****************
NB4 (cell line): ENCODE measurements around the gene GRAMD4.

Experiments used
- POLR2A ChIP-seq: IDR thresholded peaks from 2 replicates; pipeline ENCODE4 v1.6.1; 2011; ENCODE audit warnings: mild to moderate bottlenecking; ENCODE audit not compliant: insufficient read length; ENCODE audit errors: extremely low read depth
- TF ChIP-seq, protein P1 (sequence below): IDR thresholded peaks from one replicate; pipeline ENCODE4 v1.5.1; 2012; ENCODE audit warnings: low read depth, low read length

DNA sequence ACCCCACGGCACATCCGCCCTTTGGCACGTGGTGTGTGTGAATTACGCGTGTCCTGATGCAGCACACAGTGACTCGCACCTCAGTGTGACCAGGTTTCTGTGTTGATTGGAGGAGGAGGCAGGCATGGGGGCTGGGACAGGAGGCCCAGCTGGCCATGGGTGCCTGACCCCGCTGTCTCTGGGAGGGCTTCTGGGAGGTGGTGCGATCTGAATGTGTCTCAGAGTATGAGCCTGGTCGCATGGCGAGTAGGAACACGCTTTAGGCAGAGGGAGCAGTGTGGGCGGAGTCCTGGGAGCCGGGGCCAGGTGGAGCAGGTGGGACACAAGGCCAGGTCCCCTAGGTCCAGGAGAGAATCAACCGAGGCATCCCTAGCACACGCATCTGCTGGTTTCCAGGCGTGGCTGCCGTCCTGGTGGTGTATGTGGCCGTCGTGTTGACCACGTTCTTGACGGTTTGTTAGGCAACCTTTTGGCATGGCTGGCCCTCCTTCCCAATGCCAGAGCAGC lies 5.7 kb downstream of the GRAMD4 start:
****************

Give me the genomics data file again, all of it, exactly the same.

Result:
NB4 (cell line): ENCODE measurements around the gene GRAMD4.

Experiments used
- POLR2A ChIP-seq: IDR thresholded peaks from 2 replicates; pipeline ENCODE4 v1.6.1; 2011; ENCODE audit warnings: mild to moderate bottlenecking; ENCODE audit not compliant: insufficient read length; ENCODE audit errors: extremely low read depth
- TF ChIP-seq, protein P1 (sequence below): IDR thresholded peaks from one replicate; pipeline ENCODE4 v1.5.1; 2012; ENCODE audit warnings: low read depth, low read length

DNA sequence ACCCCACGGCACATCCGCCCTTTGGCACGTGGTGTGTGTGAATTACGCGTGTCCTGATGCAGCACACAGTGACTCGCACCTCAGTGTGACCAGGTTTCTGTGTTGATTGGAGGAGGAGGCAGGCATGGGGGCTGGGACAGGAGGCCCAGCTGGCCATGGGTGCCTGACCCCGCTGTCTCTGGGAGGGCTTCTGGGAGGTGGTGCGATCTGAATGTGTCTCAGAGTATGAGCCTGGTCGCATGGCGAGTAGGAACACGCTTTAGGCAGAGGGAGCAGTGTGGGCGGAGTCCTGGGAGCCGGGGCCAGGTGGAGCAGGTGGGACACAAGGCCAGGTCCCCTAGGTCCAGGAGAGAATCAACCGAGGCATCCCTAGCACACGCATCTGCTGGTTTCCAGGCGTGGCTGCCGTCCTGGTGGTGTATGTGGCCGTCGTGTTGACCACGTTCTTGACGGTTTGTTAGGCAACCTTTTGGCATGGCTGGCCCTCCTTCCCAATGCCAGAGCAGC lies 5.7 kb downstream of the GRAMD4 start: